Dozens gather to remember late NDP leader Jack Layton
Aug 23 2012
About 75 people, some sporting orange T-shirts, gathered at Victoria's downtown library Wednesday to mark the one-year anniversary of the death of former New Democratic Party leader Jack Layton.
Layton phrases like: "Don't let anyone tell you that it can't be done," and "A better Canada is possible" were written in chalk on the brick courtyard walls.
"Jack, you give me hope. Thank you for having faith in the human heart," wrote Sara Shorten.
Several prominent New Democrats, including MP Randall Garrison (Esquimalt-Juan de Fuca) and provincial MLAs Rob Fleming (Victoria-Swan Lake) and Carole James (Victoria-Beacon Hill) attended.
Thousands of Canadians gathered at memorials across the country to celebrate the life of the man who came to be viewed as a beacon of hope in the often cynical world of politics.
James spoke of Layton's endless, infectious energy.
"People are cynical about everything right now. It's a pretty down time for people, communities, society across our country," she said. "And Jack gave us hope. Jack built community more than anything else."
Layton died from cancer three months after leading his party to 103 seats and official Opposition status in the May 2011 election.
Victoria Coun. Marianne Alto said she developed a close relationship with Layton while serving as NDP national treasurer.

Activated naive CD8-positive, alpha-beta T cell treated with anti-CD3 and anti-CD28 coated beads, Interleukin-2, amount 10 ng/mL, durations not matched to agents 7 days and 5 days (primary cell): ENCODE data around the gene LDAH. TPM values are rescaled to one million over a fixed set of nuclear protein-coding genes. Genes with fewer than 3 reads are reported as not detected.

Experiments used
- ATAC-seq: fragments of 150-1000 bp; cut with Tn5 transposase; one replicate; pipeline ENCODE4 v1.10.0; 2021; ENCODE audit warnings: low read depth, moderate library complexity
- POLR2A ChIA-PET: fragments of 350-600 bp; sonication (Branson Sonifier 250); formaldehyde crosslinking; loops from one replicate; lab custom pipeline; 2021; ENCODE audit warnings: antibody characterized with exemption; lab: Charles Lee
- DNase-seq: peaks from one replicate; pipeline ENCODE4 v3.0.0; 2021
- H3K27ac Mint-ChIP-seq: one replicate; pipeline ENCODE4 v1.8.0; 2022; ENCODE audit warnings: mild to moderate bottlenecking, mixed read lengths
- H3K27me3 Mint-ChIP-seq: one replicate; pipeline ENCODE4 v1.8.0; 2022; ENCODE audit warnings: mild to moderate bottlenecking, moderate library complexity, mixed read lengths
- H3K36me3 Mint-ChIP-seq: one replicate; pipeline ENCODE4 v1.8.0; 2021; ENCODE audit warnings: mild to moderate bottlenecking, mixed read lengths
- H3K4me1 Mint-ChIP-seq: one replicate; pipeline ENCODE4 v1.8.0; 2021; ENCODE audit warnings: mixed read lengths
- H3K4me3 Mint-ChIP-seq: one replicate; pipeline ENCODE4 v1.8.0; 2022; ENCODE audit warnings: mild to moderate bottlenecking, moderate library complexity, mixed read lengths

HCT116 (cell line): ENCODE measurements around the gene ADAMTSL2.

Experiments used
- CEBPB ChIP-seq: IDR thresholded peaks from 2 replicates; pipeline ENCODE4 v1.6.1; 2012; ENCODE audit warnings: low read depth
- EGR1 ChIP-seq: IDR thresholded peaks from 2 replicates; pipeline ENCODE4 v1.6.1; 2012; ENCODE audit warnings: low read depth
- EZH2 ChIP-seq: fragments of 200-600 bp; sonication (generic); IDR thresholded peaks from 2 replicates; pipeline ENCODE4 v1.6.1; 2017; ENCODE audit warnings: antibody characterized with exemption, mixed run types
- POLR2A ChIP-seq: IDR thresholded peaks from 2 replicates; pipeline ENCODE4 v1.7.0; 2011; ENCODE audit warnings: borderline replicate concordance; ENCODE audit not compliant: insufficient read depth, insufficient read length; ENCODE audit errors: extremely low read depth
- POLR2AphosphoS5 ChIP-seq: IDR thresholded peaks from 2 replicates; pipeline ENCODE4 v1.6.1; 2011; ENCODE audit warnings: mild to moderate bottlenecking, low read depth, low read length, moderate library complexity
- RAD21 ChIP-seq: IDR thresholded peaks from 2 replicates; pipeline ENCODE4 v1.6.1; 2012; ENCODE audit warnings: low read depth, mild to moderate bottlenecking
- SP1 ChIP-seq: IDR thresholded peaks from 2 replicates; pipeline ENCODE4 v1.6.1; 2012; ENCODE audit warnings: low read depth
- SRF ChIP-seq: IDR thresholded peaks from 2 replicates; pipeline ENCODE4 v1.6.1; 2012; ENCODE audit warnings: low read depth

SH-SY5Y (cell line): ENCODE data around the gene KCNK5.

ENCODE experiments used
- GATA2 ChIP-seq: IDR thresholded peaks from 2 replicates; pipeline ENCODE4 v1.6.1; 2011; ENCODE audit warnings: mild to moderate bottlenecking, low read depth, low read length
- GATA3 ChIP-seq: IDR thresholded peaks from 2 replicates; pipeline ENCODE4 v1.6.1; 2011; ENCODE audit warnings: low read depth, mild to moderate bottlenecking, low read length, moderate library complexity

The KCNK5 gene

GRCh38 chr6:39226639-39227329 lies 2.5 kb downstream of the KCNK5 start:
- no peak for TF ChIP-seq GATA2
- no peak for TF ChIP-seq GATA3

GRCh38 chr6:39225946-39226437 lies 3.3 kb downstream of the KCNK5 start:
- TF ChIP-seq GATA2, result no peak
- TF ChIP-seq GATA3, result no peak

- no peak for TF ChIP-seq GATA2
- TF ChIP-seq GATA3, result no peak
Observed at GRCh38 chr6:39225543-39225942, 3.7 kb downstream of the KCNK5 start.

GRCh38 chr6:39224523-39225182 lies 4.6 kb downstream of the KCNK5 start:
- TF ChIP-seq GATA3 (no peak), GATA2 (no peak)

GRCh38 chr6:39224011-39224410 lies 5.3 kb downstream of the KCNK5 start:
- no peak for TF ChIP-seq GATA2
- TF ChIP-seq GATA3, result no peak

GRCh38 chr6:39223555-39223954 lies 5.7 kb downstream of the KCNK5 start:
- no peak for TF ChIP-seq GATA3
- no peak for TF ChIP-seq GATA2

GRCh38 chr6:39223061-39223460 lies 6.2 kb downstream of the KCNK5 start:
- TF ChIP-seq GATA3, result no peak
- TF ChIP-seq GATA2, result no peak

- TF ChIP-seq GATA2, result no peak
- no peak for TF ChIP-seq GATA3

"I had a chance to work with him not just on the finances, but on the aspect of using our finances as a tool for organizing and as a tool for building good policies and actions," Alto said, adding that she felt his loss on a personal level.
She said Layton had the ability to transcend political affiliations.
"Whatever you thought of his politics, his process was very good," she said.
"He was someone who obviously reached out to a diverse group of people, and the fact that the party grew so astronomically under his leadership is indicative of that. I think that's a great model of leadership."
Former Victoria councillor and cycling advocate John Luton said he attended the memorial to honour the man he had known since Layton was "a cycling councillor in Toronto."
"He was a very compelling individual, and I think it's an opportunity for people to get together and remind ourselves of the very positive message he brought to Canadian politics," he said.
Layton's death, at age 61, forced the NDP into a leadership race. In March, Montreal MP Thomas Mulcair was chosen as Layton's successor.